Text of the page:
December 29, 2014

2015 Will Be an Important Year for HTML5 Adoption

Fifteen years after the release of its predecessor HTML4, the HTML5 standard was finalized in October 2014. A technological and political triumph, HTML5 is a unified technology for cross-platform machine interactions and the only to evolve from a broad industry-wide consensus.

Although the finalization of a standard is important, it is unrealistic to expect that the industry will immediately react with full adoption of the technology, and that developers are universally prepared with the skills necessary to do so. A recent article in the SD Times outlined several trends that indicate 2015 will be an important year for adoption of HTML, a process expected to be nearly complete by the end of the decade.

Many enterprises and vendors depend on the interoperability guarantees that come with standardization, and thus it serves as a major driver of adoption. In addition, in many cases those implementing the HTML5 standard further benefit from expanded patent protections. Because the technology draws from contributions from numerous parties, a finalized standard allows for compliance without the risk of being sued or screwed over.

Mobile apps are able to function much better with HTML5. The final version brings major improvements, such as implementation of JIT compilers and WebGL, to the embedded WebView component in mobile platforms. Hybrid apps running on mobile devices once were once limited to an inferior WebView, while a Web browser on the same device used JavaScript performing at about a quarter of the speed. Hybrid app developers now have the full array of HTML5 tools at their disposable to create products that run more efficiently than ever.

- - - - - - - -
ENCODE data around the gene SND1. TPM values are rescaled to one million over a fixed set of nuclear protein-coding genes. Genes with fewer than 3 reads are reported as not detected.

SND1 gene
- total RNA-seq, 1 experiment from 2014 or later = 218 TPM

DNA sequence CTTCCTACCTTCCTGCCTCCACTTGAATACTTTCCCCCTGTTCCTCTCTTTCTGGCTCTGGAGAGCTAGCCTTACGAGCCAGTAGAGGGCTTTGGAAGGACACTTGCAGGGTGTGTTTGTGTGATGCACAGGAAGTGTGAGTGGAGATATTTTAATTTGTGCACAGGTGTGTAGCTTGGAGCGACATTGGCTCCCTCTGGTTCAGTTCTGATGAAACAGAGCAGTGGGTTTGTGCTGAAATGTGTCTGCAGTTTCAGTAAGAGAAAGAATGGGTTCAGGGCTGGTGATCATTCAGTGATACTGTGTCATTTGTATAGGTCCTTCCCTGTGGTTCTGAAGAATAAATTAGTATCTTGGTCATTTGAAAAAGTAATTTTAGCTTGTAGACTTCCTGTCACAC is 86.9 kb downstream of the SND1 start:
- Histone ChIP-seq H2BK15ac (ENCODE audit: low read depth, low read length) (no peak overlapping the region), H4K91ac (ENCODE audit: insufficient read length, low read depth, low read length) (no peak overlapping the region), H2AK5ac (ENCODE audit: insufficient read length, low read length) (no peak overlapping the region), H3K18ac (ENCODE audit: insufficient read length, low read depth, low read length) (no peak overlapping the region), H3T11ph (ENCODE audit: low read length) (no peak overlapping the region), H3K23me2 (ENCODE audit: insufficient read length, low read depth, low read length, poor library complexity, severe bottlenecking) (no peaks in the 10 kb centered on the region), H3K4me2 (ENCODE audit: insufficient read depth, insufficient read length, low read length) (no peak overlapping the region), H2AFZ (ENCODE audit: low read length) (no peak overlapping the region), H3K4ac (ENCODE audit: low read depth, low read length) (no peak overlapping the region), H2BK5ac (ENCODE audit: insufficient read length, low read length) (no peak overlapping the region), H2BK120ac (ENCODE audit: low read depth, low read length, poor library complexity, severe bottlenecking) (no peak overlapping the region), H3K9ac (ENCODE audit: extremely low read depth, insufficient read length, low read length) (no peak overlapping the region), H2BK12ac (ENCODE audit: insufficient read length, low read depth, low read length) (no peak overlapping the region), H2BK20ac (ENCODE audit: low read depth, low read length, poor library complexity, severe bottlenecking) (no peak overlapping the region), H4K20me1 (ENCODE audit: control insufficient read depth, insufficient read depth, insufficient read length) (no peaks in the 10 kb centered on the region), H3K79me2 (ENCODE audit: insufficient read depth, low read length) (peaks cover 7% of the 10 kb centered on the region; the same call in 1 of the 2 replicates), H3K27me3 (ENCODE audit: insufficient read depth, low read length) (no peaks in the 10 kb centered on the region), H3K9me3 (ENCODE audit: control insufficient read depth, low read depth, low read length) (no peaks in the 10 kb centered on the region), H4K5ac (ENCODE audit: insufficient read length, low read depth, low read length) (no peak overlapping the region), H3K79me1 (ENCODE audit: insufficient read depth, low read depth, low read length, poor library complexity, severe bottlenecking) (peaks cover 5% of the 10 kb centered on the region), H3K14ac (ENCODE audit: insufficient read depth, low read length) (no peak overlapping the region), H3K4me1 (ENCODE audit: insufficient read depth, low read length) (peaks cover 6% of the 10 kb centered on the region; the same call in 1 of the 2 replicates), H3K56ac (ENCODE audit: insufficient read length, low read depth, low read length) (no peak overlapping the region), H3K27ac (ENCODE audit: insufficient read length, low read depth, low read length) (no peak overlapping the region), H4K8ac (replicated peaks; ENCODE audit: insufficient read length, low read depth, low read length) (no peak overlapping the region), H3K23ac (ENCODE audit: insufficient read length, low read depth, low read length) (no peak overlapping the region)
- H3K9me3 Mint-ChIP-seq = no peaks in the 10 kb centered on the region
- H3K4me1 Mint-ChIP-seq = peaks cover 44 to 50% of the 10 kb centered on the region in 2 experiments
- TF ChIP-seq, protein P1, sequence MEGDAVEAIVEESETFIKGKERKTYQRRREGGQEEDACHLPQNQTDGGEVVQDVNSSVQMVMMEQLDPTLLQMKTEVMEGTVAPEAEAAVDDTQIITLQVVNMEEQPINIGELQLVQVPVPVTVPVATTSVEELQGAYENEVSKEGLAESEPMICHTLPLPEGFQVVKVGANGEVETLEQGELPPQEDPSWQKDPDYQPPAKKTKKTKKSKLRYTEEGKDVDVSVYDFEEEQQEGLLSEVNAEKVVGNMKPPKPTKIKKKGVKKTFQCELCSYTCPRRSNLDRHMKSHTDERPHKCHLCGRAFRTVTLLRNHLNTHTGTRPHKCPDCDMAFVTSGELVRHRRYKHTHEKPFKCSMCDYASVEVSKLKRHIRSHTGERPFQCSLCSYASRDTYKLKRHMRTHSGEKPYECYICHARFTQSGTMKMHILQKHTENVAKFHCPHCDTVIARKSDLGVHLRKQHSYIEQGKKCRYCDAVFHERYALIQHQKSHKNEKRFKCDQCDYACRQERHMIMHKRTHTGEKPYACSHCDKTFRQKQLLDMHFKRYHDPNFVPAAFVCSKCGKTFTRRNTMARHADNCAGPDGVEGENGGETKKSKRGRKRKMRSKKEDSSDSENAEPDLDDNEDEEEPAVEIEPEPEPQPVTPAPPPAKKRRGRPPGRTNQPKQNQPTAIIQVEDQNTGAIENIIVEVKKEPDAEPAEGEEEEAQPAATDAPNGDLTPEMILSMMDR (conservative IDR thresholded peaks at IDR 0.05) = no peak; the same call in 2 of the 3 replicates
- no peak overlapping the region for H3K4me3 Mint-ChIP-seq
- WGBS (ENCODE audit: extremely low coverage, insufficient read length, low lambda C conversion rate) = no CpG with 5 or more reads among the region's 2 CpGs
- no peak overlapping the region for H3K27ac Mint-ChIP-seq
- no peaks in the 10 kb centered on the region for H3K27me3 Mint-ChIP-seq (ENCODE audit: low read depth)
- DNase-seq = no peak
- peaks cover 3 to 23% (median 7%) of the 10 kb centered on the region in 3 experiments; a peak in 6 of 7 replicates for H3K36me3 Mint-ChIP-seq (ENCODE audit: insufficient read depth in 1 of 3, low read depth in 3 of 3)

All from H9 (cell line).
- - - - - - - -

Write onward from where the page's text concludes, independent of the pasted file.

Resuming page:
A new technology creates a void of skilled professionals that must be filled as soon as possible. As an expansive yet relatively new technology, HTML5 does not have as many skilled developers or available tools in the market as Java or .Net. With a finalized standard, however, adoption and skills growth is inevitable as developers gradually adopt the technology.

Many new application development tools, frameworks and middleware tools are being built on HTML5 and the more ingrained JavaScript. As many companies rely on third-party cross-platform application development tools with client-side or end-to-end abstraction models, these tools' increasing reliance on internal Web technologies make them a driving force in spreading HTML5 adoption.

Adrive towards finalizing ECMAScript 6 by mid-2015 will solidify JavaScript as the perfect companion for HTML5, offering expansive functionality and improved performance. Most notably, the ECMA is focusing on including built-in dependency management systems and modularity constructs, as well as revamping the code typing for easier reading and debugging.

2015 is shaping up to be a pivotal year for HTML5 as companies find more reasons to adopt it and developers become more comfortable with the technology. As the Web continues to expand and improve, HTML5 will surely find its place among the technologies responsible for bringing people together in new and exciting ways.

Edited by Maurice Nagle


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